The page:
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Thursday, 22 May 2008

Tear down the Price Control Act

What is the future for price control measures in Malaysia? The answer is none. Winston Churchill once said that “The further backward you look, the further forward you can see”. I want to bring all of you back to the year 1946 when the British introduced our Price Control Act.

The history

The British introduced our Price Control Act in 1946 after the World War 2 during the British Military Administration (BMA). It is understandable that the reason was to curb excessive profiteering on basic necessities such as food item especially during the post-war period where food was scarce and rare.

But towards the end of the 20th century much had changed especially on our economic contour. Business and trades had gone global and complex. In an economy as sophisticated as ours, people have to interact and exchange goods and services constantly, and the division of labour is so finely articulated that every household depends on commerce and simply to survive.

The end of the cold war in 1990s saw the collapse of the central planning beliefs in organizing a workable economy and further precipitate freedom of trades. In as much, our country too had benefited from the privatization programs, free trade and economic competition. I don’t want to delve much on the surging influence of capitalism but I need to emphasize on the importance for us to review back our 1946 Price Control Act.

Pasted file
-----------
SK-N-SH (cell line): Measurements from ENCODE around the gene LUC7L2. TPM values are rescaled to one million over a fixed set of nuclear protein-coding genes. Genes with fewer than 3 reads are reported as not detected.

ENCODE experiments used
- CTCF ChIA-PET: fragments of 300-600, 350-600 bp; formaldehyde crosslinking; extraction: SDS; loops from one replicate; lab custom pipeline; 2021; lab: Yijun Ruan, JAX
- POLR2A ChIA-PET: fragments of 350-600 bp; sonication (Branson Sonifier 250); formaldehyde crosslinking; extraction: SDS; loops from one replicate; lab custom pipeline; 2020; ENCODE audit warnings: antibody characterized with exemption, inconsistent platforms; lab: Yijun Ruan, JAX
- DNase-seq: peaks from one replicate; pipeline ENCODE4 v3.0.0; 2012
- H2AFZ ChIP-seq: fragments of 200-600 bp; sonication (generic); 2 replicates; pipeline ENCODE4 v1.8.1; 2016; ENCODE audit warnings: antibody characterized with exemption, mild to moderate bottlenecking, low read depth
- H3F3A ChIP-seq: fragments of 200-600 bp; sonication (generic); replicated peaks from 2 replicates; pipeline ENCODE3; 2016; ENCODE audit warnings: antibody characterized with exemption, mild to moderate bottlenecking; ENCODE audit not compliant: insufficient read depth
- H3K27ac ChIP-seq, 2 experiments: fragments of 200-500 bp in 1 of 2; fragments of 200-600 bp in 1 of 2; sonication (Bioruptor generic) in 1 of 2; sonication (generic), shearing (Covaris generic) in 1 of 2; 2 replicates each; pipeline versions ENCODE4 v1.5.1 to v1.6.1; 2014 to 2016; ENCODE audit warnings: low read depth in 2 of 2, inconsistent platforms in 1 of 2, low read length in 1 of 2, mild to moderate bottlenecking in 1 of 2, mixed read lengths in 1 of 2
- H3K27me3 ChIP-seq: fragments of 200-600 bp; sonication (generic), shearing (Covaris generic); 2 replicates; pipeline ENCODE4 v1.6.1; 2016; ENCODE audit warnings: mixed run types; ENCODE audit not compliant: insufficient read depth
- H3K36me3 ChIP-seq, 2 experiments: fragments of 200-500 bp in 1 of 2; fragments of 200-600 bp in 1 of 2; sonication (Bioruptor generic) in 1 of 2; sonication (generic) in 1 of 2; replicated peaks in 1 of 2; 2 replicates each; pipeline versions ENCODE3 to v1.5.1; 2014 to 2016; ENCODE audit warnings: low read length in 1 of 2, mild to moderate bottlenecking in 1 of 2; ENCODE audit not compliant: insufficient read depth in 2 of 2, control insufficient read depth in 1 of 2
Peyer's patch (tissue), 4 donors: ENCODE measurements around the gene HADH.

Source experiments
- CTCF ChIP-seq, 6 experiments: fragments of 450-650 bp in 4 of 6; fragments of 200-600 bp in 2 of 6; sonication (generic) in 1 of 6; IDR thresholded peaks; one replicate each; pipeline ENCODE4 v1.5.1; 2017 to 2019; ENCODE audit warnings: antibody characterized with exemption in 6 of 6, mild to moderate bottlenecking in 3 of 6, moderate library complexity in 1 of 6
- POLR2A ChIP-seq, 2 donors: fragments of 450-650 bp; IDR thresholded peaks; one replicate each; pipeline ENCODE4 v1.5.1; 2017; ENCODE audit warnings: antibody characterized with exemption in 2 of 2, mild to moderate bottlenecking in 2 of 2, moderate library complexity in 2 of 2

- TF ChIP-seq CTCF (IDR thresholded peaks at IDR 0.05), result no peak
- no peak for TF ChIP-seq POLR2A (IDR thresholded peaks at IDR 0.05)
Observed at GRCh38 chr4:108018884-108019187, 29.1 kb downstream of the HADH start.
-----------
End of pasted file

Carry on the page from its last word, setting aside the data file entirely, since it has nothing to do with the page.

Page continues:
Problems of today

Amid the spiralling inflation problems today (almost in every consumer products either it consumer goods or services), a lot of decisions had been made to counter the inflation effects. In 2006 and today, the non-stop oil price increase and “demand and supply” mode had cause every consumer products to inflate and government in power tried hard to abort all the negative ripple effects of those factors. One of the measures that we took was the Price Control Act 1946. The question should be asked is that are those options/ measure is right?

Under those stressful conditions of inflation, you can get short-sighted, ineffective, and often counterproductive especially in making policies. For the past two years we had went through turbulence time of countering inflation. But one need to ask whether that inflation had been inflates by which factor, either it “supply and demand” or just merely “speculation”.

If we look back at the past two years on the problems of food shortages (flour, cooking oil, milk, sugar and rice), these increase were driven by the market forces factor either it the increase of the production cost or supply below demand. None of it were contributes due to speculative action. By adopting the 1946 Price Control Act, we had went against the market forces which will only precipitate a chain reaction of endless new problems such as shortages, low quality of products and stagnating future development that will indeed stop the needs to have “creative destruction” (Please refer to Joseph Schumpeter for the definition).